- The Washington Times - Tuesday, July 26, 2005

Who says a day by the water means traveling to the coast or even walking to the neighborhood pool?

More and more suburbanites are banking on ponds to bring the gurgle of running water and the colorful view of fish and water lilies to their own back yards. More people than ever also are building their own, customized water gardens instead of hiring landscapers to do the job.

According to the National Gardening Association’s National Gardening Survey, 16 million Americans participated in water gardening in 2003. That’s up from 11 million in 2000 and 7 million in 1999.

Paula Biles, executive director of the International Waterlily and Water Gardening Society, says water gardens have been around since ancient times.

“People have always revered water,” she says. “It’s been an important part of people’s lives since they’ve been people. Egyptians have had water gardens; it was big in Islamic cultures; Romans did it.”

Homeowners started building ponds during the 1980s, when the availability of cheaper and more efficient materials made pond installation a “do-it-yourself kind of thing,” Mrs. Biles says.

A simple pond is made by digging a hole and fitting it with either a pre-formed tub or a flexible pond liner. A pre-formed pond is simpler to assemble but harder to give a natural appearance because a tub can’t be molded, says John Gordon, owner of Garden Reflections, a water-gardening and landscaping company in Ashton, Md.

Pre-formed ponds are made of rigid plastic and usually hold 60 gallons to about 200 gallons of water, according to Mrs. Biles. Pond liner is made from EPDM rubber, a durable material that closely resembles roof rubber and is sold in rolls or by the foot.

As long as the ground isn’t frozen, a simple pond can be built by anyone with a good instructional book and a couple of weekends to spare. However, Mrs. Biles cautions against building a pond alone “if it involves electricity and a lot of plumbing.”

Mr. Gordon also suggests that homeowners check with utilities and an arborist to make sure the hole being dug for the pond doesn’t disturb any wires, pipes or roots.

Lee-Ann Taylor, a computer software manager from Bowie, wanted a place where she could hear the sound of running water and feel closer to nature. She had been eyeing property in West Virginia until she realized she could build the sanctuary she wanted in her own back yard.

“I thought, ‘I really have a nice lot here. Maybe instead of looking to do something somewhere else, I could make an investment in making this my haven,’” she says.

Mrs. Taylor, 53, had Garden Reflections install a two-level pond with a bridge and a stream in her back yard. The project took “a few weeks” and cost about $10,000.

A typical pond with a modern filtration system costs between $5,000 and $15,000, according to Kevin Garvey, owner of Garden Design/Build Group, a landscaping company in Glenelg, Md.

Mr. Garvey says he understands why many are willing to shell out thousands of dollars for a garden pond.

“I think water is naturally soothing, and the sound of water helps drown out the noise of traffic and the congestion of the city,” he says. “It also makes you feel cooler.”

Mrs. Taylor says she likes looking at her new landscape from her kitchen window and relaxing in the shade of a maple tree that sits next to the pond. She also can see the multicolored Shubunkin goldfish and koi swimming in it.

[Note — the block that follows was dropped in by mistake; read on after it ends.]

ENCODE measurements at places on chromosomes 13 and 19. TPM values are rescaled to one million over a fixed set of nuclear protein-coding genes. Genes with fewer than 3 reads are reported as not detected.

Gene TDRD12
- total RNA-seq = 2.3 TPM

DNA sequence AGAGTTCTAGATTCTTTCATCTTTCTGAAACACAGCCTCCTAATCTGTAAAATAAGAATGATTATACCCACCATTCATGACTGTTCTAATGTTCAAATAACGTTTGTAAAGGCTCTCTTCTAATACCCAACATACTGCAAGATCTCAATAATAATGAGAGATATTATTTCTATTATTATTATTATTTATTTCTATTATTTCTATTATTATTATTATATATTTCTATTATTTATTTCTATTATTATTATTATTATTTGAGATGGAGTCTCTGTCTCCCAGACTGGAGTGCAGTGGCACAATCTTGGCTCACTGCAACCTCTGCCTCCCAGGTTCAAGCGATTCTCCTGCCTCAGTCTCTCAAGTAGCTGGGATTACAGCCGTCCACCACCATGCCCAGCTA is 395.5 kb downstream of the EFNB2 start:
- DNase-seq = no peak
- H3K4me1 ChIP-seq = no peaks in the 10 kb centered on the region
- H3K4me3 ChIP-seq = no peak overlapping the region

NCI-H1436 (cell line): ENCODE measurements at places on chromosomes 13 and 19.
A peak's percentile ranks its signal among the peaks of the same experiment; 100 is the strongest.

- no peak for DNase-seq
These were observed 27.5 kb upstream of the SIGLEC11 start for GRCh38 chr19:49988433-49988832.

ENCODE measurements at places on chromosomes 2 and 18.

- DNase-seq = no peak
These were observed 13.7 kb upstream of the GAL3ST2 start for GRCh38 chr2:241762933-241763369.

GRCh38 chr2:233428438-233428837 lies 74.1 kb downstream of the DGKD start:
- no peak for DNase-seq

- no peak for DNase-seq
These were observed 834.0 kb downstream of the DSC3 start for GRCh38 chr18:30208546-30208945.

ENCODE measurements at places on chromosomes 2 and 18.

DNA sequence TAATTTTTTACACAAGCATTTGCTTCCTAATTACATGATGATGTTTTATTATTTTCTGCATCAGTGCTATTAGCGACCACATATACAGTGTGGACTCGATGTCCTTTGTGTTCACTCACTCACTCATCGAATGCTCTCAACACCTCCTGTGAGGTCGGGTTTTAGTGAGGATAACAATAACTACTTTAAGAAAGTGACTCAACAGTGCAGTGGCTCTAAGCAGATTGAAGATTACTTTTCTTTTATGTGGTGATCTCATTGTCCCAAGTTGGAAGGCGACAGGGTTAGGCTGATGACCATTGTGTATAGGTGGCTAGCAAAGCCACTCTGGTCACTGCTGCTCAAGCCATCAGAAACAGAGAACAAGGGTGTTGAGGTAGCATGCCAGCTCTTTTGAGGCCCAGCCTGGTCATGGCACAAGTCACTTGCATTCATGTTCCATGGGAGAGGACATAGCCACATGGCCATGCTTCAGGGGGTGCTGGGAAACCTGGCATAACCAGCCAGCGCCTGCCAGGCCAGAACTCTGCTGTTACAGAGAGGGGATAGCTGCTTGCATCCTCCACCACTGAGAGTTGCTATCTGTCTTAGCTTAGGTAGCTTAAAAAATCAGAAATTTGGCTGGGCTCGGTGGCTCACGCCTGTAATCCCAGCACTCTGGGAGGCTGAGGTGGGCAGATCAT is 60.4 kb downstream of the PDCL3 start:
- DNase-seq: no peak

Most owners decorate ponds with plants and fish, but landscapers warn that some fish will eat the vegetation and clog filtration systems with their waste.

Mr. Gordon says three types of plants can live in ponds: floating plants such as water hyacinths; plants that are rooted in the soil but float above water, such as water lilies; and underwater oxygenator plants such as cabomba. He says it’s important to have both surface floating plants and oxygenators to control algae levels in the pond. Another way to reduce algae blooms is to build the pond in a shady area, Mr. Garvey says.

Goldfish and koi are the most popular fish to have in metro-area ponds. According to Gardenponds101.com, a garden pond information Web site, the amount of fish that can live in a pond is the number that can fit head-to-tail across the pond’s diameter.

Though goldfish can live peacefully amid water plants, koi often eat plants and should be kept in separate fish ponds, the Web site states.

Mr. Garvey says many pond owners are surprised by the far-reaching effect their water garden has on the surrounding environment.

“You’re creating an ecosystem, and along with that are going to come all the little creatures,” he says.

Mrs. Taylor says she has heard frogs chirping by her new pond and has noticed dragonflies hovering around it. She says the pond provides entertainment for her whole family, including her 12-year-old son, who decided to swim in the 2-foot-deep pond when it was first installed.

“It’s addictive,” Mrs. Giles says of building ponds. “There’s a kind of soothingness and solace and serenity with ponds.”


• Pond kit — A basic kit includes liner, underlayment, pump, skimmer, waterfall unit and sealer. Cost is $500 for basic kits, up to $1,700 for more elaborate kits.

• Pre-formed pond tub — $50 to $500, depending on size.

• Pond liner — 35 cents to 55 cents per square foot.

• Pond filters — $50 to $500, depending on size of pond and strength of pump.

• Pond pumps — $50 to $350, depending on size of pond and strength of pump.

• Plants — $2 to $4 a basket for simple plants, $20 to $35 for basic water lilies. Up to hundreds of dollars for more exotic plants.

• Fish — about $4 each for a 3- to 4-inch koi, up to thousands of dollars for exotic koi.



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